Don't allow students to just "build their own major", but allow them to build their own textbooks and syllabi with some appropriate and reasonable scaffolding.
- relevance tagging
- OER zettelkasten
- building blocks
- OER rubric
- build your own major
- annotated syllabus
- build your own textbooks
- knowledge scaffolding
- personal interests
- Nov 2022
What sorts of prompts or questions could teachers and learners use on a regular basis, similar to Brian Eno and Peter Schmidt's Oblique Strategies, to improve their learning environments, creativity, and learning outcomes?
Powerful, non-judgmental questions
- If you had to guess, what would have to be true for you to...?
- If you did know...
- (on tangent) ...and how does that relate to you?
- What's not allowing you to...?
- What prevents you from asking…?
- Do you want to go into this?
- What's your criteria for saying yes?
- What would have you say yes?
- What are the things we're lacking?
- What's the scary question that you're not asking?
- What are the qualities you want for [being, action, process, etc.]?
- How would you behave if you were the best in the world at what you do?
<script async src="https://platform.twitter.com/widgets.js" charset="utf-8"></script>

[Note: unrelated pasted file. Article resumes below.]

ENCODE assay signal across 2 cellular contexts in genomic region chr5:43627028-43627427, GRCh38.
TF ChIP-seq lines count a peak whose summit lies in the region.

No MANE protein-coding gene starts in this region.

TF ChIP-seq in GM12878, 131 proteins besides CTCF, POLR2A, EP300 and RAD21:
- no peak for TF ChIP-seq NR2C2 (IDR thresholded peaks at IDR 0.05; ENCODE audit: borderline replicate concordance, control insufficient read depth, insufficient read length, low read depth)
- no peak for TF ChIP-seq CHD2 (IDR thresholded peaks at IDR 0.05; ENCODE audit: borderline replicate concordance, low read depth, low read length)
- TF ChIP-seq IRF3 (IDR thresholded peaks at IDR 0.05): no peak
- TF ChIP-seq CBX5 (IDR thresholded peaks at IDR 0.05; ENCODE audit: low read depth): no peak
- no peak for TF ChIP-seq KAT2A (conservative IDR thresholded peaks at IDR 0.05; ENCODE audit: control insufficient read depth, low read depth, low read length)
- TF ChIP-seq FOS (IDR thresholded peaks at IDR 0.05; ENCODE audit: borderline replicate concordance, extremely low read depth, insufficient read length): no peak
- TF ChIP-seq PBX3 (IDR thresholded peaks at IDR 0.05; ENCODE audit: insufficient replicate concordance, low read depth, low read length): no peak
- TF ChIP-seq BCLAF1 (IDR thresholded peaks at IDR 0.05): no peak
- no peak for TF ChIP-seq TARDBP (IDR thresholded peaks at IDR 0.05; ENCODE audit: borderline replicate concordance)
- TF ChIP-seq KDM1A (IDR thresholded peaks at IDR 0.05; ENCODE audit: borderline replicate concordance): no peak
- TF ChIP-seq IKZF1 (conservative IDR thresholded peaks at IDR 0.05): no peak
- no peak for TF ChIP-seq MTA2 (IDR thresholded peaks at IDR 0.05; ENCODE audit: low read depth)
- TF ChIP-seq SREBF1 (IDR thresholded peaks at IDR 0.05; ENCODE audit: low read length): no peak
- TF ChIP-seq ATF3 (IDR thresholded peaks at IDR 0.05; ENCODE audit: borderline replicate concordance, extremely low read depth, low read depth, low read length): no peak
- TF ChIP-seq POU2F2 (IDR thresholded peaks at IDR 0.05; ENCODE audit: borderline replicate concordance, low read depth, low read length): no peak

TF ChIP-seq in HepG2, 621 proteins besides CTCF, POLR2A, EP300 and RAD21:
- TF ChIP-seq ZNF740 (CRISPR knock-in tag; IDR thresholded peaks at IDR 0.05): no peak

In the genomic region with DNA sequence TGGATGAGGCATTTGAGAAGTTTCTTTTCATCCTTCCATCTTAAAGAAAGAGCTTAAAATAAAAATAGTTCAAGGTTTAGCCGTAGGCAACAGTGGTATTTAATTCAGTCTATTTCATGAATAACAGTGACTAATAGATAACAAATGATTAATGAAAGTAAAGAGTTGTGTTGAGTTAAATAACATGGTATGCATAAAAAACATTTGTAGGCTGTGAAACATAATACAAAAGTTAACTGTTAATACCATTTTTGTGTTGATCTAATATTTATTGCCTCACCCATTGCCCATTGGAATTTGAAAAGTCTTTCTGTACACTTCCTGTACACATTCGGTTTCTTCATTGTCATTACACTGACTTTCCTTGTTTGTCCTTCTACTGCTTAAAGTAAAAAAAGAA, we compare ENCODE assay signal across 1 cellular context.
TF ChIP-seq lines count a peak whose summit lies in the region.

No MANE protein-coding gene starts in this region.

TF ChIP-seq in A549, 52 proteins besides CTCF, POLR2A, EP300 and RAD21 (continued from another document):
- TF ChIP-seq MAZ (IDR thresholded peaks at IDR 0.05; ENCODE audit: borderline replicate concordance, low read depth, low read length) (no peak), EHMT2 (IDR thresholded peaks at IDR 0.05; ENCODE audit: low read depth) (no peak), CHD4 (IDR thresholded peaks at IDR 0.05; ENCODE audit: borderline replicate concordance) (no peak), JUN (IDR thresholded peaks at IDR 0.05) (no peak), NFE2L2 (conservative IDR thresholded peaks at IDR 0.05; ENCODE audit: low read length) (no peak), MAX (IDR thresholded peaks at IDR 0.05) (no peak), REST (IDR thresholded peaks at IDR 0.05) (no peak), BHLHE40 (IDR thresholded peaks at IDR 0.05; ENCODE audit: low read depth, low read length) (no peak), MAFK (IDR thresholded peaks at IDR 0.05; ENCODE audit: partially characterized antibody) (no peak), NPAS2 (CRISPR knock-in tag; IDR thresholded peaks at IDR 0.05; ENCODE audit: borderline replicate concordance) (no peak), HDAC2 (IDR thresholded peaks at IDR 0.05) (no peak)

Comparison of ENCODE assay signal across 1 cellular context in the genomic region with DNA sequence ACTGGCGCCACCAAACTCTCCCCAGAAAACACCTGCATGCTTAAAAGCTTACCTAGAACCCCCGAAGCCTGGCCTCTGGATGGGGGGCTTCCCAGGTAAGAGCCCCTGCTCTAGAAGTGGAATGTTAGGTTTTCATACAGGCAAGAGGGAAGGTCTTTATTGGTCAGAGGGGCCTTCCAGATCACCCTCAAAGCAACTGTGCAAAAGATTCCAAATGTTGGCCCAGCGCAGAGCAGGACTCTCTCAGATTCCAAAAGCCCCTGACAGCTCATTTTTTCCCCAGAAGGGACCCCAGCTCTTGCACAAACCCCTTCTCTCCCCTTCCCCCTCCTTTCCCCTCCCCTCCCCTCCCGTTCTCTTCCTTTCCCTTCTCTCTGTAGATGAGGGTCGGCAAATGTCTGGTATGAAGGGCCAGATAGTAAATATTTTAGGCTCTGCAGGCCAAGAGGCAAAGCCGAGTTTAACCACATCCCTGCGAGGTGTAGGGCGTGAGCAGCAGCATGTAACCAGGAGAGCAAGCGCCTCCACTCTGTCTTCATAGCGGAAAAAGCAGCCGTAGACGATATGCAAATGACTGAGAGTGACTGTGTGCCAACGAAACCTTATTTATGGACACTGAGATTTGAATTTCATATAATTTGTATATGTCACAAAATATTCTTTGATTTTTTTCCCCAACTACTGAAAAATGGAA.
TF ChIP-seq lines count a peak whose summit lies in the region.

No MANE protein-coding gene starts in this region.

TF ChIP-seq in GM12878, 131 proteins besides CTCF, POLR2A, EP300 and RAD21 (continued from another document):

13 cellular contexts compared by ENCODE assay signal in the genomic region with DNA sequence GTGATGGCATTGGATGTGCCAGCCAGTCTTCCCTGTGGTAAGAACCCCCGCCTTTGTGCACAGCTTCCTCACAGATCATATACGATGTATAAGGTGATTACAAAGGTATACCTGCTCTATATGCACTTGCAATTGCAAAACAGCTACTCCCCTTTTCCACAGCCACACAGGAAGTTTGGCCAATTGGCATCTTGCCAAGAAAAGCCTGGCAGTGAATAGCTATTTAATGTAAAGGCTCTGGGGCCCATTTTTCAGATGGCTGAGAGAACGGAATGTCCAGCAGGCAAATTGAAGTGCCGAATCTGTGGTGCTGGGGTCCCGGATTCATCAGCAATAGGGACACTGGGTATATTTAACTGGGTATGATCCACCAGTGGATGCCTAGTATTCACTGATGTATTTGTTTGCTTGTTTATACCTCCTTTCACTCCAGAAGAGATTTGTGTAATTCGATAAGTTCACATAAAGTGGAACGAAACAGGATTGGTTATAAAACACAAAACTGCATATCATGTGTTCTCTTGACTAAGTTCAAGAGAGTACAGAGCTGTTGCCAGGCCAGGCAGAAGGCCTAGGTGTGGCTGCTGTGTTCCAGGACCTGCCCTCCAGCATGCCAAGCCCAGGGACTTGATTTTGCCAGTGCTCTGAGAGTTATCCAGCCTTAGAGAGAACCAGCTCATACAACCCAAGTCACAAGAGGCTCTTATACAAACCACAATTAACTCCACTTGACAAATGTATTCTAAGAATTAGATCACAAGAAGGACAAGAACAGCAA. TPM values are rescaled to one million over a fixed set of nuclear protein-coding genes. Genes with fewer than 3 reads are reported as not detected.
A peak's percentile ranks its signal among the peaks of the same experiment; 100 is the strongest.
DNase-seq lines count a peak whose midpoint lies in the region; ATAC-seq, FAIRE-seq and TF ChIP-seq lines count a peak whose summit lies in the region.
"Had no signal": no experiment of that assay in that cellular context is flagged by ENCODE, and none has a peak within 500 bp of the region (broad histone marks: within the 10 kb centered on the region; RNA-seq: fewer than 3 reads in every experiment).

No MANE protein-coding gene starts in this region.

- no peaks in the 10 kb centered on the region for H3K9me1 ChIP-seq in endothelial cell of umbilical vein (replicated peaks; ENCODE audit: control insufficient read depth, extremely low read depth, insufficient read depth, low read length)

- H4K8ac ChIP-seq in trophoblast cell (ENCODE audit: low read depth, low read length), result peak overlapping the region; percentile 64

I'm starting a list of powerful, non-judgmental questions for coaching or just relationships in general. Here's the starting batch https://t.co/ktsYVxkQna pic.twitter.com/Dq1zQnWqAS— Tiago Forte (@fortelabs) January 15, 2019
These questions and similar ones (work this out) could be interesting prompts to be included on a syllabus or as starts for an annotated syllabus. (eg: What do you want to get out of this class? What do you already know about these areas? How can we expand on what you know? What would you like to explore?, etc.)
- Aug 2022
- Jun 2022
The course Marginalia in Books from Christopher Ohge is just crying out to have an annotated syllabus.
Wish I could follow along directly, but there's some excellent reference material hiding in the brief outline of the course.
Perhaps a list of interesting people here too for speaking at https://iannotate.org/ 2022 hiding in here? A session on the history of annotation and marginalia could be cool there.